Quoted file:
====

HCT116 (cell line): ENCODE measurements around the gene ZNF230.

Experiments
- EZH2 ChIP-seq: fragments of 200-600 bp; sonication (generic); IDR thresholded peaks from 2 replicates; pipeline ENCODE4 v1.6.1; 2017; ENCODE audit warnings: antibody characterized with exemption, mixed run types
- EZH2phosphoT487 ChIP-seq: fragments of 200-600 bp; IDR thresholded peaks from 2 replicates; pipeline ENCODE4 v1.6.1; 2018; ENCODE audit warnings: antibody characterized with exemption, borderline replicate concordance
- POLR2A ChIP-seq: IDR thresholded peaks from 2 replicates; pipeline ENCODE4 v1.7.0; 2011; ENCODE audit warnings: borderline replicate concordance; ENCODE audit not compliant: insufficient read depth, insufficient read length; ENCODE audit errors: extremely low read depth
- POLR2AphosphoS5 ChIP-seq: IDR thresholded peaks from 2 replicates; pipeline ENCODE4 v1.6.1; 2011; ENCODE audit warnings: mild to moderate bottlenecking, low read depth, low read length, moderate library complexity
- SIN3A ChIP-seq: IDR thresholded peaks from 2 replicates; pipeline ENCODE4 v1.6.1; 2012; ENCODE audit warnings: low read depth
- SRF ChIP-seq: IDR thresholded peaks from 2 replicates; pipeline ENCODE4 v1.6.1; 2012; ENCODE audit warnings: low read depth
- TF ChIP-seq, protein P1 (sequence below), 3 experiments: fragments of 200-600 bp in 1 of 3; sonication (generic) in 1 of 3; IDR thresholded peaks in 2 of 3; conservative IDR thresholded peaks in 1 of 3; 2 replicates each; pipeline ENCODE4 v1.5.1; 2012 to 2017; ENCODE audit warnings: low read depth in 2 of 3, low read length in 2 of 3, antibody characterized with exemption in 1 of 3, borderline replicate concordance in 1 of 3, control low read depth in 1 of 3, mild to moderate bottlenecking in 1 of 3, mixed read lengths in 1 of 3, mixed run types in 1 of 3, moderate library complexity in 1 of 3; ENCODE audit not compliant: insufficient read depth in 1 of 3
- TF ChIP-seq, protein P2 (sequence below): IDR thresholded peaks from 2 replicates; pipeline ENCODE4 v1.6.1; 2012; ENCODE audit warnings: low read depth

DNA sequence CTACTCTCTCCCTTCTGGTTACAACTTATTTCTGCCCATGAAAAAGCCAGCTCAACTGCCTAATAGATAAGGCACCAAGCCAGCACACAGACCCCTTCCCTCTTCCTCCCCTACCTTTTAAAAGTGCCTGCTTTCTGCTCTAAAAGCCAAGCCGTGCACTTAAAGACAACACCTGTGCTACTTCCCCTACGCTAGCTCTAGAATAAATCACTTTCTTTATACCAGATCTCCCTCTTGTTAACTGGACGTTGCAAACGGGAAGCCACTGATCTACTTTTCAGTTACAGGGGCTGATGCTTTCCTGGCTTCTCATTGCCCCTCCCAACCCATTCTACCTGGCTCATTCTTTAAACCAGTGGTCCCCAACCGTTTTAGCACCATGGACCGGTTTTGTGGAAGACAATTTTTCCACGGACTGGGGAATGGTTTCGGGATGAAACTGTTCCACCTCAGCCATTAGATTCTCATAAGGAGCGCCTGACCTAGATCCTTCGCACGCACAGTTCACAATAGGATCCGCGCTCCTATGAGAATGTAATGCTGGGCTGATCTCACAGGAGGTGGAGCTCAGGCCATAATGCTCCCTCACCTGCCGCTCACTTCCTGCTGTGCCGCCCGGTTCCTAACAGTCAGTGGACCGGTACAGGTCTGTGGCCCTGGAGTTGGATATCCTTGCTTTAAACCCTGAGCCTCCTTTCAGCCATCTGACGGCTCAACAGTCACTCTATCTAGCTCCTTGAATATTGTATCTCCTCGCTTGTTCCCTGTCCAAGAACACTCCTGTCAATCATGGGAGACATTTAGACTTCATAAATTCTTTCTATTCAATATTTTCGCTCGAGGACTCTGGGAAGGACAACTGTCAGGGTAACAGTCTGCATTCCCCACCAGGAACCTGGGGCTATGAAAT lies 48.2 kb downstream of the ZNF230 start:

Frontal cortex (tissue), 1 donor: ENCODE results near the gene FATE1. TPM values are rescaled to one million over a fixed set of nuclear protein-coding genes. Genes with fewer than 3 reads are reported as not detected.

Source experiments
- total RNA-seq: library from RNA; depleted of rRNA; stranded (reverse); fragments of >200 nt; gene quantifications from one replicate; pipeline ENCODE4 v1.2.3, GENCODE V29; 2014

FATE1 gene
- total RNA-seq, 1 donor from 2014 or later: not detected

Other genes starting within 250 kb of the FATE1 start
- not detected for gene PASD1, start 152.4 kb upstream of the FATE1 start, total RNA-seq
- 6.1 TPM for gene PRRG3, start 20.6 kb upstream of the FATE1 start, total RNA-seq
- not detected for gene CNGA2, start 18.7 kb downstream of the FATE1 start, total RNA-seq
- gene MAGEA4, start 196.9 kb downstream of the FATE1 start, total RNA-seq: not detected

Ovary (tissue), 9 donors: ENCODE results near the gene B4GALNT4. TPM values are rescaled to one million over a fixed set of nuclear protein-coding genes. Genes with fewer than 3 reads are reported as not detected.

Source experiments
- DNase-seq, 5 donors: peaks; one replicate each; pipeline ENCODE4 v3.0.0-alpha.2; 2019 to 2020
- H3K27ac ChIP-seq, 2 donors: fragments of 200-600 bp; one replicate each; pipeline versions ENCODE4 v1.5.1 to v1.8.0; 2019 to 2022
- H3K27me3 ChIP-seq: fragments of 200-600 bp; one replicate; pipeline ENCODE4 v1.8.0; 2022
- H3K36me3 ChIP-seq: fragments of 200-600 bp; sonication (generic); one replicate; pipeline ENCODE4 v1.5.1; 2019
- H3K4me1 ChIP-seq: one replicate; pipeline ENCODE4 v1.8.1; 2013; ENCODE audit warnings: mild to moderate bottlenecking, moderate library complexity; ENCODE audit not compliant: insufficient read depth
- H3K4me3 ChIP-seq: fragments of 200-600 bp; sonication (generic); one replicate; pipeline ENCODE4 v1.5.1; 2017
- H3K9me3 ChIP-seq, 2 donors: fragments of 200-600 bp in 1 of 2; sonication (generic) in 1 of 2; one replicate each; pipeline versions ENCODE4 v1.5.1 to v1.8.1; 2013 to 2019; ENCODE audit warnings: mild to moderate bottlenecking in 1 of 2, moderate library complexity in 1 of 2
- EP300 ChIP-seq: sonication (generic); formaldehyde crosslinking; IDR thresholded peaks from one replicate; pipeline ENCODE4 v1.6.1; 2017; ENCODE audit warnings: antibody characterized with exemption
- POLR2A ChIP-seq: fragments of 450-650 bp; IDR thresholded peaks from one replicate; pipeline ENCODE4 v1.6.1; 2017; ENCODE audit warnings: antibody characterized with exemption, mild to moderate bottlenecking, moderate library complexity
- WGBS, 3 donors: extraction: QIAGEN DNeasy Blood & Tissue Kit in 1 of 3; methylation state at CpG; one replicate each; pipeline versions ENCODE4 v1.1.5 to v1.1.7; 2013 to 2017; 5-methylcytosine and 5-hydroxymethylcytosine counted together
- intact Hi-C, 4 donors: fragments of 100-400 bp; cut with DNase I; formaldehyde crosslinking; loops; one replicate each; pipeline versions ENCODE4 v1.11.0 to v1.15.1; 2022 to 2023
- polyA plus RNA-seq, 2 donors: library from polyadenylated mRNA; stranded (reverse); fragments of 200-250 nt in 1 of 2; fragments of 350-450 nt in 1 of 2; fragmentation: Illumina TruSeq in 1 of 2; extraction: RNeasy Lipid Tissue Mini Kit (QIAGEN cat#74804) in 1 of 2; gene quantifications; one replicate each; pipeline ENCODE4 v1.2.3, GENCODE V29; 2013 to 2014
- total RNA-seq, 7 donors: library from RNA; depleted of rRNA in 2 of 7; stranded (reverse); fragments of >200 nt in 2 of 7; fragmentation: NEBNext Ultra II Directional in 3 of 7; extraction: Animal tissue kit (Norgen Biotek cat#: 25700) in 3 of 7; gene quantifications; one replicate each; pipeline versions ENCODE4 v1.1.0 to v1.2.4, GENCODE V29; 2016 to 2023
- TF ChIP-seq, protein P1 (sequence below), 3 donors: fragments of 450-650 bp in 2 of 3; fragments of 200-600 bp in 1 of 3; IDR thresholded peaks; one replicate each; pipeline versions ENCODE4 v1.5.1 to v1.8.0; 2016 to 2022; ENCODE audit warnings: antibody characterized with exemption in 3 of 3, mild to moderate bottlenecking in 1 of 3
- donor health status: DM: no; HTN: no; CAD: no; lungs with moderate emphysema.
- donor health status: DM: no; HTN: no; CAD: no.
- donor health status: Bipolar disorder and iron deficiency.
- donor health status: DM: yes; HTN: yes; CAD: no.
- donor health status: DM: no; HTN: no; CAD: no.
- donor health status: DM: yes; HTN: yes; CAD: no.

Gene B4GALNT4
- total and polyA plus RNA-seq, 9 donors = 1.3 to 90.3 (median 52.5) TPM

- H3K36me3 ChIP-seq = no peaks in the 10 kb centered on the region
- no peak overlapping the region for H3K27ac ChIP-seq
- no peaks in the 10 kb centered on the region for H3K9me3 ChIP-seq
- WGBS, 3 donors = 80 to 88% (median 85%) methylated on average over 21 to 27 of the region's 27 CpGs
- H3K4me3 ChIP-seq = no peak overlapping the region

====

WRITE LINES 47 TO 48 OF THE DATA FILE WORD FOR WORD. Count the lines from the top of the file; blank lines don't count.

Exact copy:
- no peak overlapping the region for H3K27ac ChIP-seq
- no peaks in the 10 kb centered on the region for H3K9me3 ChIP-seq